Stolen account credentials can be abused by hackers in a variety of ways. They can be accessed without your knowledge to scan your entire inbox for more profitable data. They can be used to create a fraudulent account using your identity. They can be sold to the highest bidder on the dark web. And so on. All because someone, somewhere knows your username and password.
But what if there was a way to make stealing your account credentials useless? A way to make sure that you are the only person able to access your accounts? That your login, even with a password as stupid and careless as “password123,” was not one of billions like it, but truly and uniquely yours? All without the hassle of having to use traditional multi-factor authentication?
Well, looks like we’re in luck, because the technology to do just that is actually out there.
Enter behavioral biometrics, the authentication method that will make logging in more secure and efficient than ever.
How behavioral biometrics works
With behavioral biometrics, your password is no longer a what. It’s a how.
It’s the number of milliseconds between your keystrokes. The amount of pressure your fingers apply on the keyboard as you type. The geometry of micromovements you make as drag your mouse. The exact angle at which you hold your phone. The dozens of other identifying and quantifiable little patterns that you’ve developed throughout your life.
All calculated against your unique behavior profile established over a period of time. All done by an app in the background, without you having to do anything extra, like enter a set of numbers or pose for a face ID. Sounds like the future? You bet it does.
And so far, behavioral biometrics looks impossible to replicate. Which is what makes so many businesses and government institutions eager to adopt this new technology, especially in the banking and retail sectors.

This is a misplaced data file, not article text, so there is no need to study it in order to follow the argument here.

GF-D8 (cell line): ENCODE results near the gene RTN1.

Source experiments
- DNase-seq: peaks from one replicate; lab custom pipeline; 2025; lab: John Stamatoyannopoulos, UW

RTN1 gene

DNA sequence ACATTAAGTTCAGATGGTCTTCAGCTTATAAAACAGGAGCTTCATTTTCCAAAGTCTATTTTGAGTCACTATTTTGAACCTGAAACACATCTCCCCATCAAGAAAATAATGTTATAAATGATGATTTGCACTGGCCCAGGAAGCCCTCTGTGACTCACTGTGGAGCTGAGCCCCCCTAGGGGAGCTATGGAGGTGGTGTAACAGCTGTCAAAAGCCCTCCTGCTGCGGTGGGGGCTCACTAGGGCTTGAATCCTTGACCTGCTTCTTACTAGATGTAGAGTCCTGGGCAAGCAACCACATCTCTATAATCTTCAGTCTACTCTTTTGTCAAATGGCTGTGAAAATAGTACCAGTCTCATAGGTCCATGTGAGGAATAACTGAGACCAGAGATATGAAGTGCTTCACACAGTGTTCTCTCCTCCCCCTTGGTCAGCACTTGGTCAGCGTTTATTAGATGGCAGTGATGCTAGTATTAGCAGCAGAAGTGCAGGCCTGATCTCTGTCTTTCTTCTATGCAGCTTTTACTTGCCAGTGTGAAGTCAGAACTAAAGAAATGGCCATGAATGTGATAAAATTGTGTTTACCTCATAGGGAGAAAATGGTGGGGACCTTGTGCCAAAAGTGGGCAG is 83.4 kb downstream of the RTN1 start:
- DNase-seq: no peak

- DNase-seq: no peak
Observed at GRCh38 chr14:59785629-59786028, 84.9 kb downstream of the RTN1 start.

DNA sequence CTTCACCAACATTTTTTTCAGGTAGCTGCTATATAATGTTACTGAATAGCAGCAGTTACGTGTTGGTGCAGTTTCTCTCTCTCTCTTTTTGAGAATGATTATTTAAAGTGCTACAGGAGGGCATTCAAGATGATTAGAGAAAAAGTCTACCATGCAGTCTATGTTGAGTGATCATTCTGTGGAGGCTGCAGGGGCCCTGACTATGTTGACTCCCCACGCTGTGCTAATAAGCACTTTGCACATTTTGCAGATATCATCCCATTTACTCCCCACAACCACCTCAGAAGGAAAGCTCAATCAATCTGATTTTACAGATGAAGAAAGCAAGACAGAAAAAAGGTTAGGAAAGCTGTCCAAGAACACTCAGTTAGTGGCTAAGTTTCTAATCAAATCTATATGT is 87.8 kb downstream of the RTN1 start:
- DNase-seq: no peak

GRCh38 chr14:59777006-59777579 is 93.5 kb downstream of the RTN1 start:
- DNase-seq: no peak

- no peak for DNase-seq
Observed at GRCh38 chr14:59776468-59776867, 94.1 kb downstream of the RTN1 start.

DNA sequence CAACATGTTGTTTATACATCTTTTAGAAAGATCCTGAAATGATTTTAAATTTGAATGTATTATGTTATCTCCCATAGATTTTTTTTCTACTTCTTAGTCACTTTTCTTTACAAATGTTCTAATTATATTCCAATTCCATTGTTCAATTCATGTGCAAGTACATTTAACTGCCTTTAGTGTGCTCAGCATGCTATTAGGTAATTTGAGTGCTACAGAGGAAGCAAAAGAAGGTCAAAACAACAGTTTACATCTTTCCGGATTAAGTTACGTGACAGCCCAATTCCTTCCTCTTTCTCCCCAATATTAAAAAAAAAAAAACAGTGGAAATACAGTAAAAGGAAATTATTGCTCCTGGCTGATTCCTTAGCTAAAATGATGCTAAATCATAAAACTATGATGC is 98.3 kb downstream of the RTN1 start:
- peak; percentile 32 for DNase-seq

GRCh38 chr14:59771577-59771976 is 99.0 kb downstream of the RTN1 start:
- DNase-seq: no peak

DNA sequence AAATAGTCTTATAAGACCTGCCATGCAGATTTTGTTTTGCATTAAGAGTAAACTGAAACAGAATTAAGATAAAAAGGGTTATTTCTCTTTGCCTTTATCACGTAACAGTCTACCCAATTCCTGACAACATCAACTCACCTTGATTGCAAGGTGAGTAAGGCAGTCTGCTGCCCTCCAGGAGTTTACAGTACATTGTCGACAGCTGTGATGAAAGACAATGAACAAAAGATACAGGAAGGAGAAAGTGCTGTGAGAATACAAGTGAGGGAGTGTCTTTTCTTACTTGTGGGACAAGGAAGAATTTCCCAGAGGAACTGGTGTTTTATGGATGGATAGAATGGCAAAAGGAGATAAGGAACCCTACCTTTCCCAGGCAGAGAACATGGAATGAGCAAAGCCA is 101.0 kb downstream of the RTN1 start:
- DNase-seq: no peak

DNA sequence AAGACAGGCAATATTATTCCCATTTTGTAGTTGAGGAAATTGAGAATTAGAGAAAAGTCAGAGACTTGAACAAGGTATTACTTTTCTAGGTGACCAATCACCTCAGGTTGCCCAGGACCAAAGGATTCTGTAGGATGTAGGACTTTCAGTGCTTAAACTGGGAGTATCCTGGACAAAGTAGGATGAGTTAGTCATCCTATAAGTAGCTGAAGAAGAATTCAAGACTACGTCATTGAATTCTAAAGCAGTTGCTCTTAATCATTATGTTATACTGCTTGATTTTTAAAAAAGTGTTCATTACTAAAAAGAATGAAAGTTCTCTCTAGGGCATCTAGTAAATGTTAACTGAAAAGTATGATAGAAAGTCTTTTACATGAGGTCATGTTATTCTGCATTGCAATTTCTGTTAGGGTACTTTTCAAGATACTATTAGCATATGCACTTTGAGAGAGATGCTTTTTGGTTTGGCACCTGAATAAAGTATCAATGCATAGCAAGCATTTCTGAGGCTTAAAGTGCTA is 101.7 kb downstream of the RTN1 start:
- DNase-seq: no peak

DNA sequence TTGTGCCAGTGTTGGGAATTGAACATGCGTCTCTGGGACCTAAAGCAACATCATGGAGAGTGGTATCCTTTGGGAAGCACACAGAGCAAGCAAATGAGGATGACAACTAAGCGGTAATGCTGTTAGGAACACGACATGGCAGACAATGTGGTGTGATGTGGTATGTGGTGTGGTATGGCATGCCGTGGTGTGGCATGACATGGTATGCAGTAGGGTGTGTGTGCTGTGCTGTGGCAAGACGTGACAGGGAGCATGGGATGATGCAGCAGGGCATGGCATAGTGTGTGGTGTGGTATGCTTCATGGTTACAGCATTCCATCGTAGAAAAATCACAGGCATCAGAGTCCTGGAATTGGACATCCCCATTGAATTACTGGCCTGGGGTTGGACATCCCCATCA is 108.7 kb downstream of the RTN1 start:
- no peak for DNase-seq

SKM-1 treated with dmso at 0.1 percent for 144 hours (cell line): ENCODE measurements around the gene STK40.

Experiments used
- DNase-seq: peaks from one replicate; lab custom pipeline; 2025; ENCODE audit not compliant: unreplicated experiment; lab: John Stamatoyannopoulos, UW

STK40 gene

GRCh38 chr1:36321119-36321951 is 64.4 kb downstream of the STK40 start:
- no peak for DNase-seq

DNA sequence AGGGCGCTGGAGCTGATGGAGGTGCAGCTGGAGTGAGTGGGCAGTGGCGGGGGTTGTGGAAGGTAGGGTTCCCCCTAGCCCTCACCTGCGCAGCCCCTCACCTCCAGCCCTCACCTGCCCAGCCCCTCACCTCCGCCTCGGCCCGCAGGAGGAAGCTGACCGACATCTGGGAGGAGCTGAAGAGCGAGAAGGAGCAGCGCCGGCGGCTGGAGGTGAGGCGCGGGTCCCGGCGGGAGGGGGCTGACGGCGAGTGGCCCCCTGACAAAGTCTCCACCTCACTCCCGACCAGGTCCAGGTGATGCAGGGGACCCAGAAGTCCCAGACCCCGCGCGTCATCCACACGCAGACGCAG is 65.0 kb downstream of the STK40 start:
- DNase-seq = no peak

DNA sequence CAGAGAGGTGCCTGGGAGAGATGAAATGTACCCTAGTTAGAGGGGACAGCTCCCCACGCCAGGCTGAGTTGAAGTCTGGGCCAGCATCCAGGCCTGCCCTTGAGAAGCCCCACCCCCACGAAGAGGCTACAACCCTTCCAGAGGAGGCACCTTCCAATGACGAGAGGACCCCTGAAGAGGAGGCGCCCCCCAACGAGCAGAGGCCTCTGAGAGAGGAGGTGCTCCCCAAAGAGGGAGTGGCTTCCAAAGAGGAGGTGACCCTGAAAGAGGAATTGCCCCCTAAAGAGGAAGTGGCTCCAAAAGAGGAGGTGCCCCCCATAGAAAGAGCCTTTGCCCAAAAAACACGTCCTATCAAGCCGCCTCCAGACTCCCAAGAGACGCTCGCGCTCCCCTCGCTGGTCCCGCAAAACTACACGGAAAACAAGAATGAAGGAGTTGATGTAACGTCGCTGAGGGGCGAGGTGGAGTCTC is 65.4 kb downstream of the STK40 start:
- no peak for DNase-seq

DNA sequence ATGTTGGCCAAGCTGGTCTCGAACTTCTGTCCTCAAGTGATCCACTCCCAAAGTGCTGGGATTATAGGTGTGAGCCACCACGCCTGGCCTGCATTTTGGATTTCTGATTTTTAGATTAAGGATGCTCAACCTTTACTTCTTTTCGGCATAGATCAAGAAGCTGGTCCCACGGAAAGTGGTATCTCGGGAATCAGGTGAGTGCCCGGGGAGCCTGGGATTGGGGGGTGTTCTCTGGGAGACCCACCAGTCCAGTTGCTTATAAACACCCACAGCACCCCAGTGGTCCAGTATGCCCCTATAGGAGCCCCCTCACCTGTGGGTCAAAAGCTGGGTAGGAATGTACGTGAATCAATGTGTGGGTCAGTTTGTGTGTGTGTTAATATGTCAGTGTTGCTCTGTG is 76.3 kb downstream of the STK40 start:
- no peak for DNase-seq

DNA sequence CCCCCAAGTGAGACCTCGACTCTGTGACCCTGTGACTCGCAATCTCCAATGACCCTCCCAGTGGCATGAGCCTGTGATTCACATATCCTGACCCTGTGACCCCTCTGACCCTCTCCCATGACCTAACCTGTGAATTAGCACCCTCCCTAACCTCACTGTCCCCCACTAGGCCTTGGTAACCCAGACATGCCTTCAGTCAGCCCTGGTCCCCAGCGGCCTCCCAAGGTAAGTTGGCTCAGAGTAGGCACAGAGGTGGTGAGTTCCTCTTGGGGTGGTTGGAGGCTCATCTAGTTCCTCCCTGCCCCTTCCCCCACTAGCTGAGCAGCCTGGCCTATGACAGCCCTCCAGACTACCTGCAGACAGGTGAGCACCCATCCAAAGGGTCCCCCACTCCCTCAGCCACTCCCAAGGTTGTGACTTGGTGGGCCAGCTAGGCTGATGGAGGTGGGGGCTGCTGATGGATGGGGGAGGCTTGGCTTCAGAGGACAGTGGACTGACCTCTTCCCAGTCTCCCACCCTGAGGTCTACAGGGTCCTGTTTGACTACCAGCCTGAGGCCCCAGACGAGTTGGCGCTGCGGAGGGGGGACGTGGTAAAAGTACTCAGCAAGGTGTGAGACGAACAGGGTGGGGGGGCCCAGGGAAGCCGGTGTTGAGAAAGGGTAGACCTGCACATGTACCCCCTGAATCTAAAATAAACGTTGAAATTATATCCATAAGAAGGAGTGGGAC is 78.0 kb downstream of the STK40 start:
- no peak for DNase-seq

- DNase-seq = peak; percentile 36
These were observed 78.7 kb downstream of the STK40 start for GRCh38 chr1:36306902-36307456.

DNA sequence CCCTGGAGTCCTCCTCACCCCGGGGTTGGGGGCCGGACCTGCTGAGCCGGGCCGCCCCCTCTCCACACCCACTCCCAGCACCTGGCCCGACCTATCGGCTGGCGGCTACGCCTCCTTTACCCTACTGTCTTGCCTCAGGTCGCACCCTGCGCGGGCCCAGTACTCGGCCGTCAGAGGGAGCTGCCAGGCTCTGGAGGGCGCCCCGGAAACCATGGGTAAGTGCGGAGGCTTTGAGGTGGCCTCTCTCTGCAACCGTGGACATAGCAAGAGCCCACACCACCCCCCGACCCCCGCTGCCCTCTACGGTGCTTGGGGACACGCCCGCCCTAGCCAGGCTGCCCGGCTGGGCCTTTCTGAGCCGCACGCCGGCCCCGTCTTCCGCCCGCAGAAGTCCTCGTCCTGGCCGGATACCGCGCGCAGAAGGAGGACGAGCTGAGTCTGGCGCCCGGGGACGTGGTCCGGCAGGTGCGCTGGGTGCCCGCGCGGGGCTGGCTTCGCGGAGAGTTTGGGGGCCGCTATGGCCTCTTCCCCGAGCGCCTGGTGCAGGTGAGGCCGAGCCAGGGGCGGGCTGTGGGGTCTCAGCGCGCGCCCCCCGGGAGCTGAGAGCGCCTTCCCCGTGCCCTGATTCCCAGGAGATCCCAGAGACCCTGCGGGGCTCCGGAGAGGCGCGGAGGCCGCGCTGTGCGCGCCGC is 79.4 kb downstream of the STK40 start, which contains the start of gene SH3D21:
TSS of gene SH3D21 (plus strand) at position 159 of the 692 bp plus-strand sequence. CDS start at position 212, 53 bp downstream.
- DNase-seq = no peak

Is behavioral biometrics secure?
So far, the short and simple answer is “yes.”
And when it comes to the why, the magic buzzword is “dynamic.” As opposed to static authentication methods like passwords, retinas, or fingerprints, the many data points that make up your behavioral patterns are regularly updated to match your constantly evolving user profile. This means that whatever data attackers manage to steal from you will be instantly rendered obsolete because you never enter your password in a carbon-copy identical manner twice.
Needless to say, all of your biometric data is also encrypted during both collection and verification, adding another layer of security to an already seemingly watertight authentication technique.
Is behavioral biometrics 100% impenetrable? Probably not. After all, two-factor authentication (2FA) and traditional biometrics were also hailed as bulletproof for years. And look how that turned out. With that said, behavioral biometrics has one undeniable advantage over other forms multi-factor authentication: convenience. Everything’s done passively in the background, so there’s no need to break your routine in order to secure your authentication. And as we all know, convenience is usually the difference between actually embracing positive change and repeatedly putting it on your new year’s resolutions list.
Security, but at what cost?
Securing your authentication is great and all, but how is your behavioral data collected and stored? Well, the answer might surprise you.
Banks and retailers already collect your behavioral data (via their apps on your phone or during your visits to their websites) and store it on their servers. While this may make your account more secure, do you remember these companies explicitly asking for your consent to do it?
With fingerprint scanning, at least you’re fully aware of the fact that your fingerprint data will be collected for authentication purposes. With behavioral biometrics, on the other hand, it’s almost impossible to tell when and what is being gathered, or where it’s being stored (hint: they don’t tell you).
Fortunately for users in the EU and California, their biometric data is protected by the General Data Protection Regulation (GDPR) and California Consumer Privacy Act (CCPA), respectively. For everyone else, it may as well be security at the cost of privacy.
That being said, countries around the world are slowly starting to put more focus on user data and privacy protection, which might signal more GDPR-like legislation in the near future.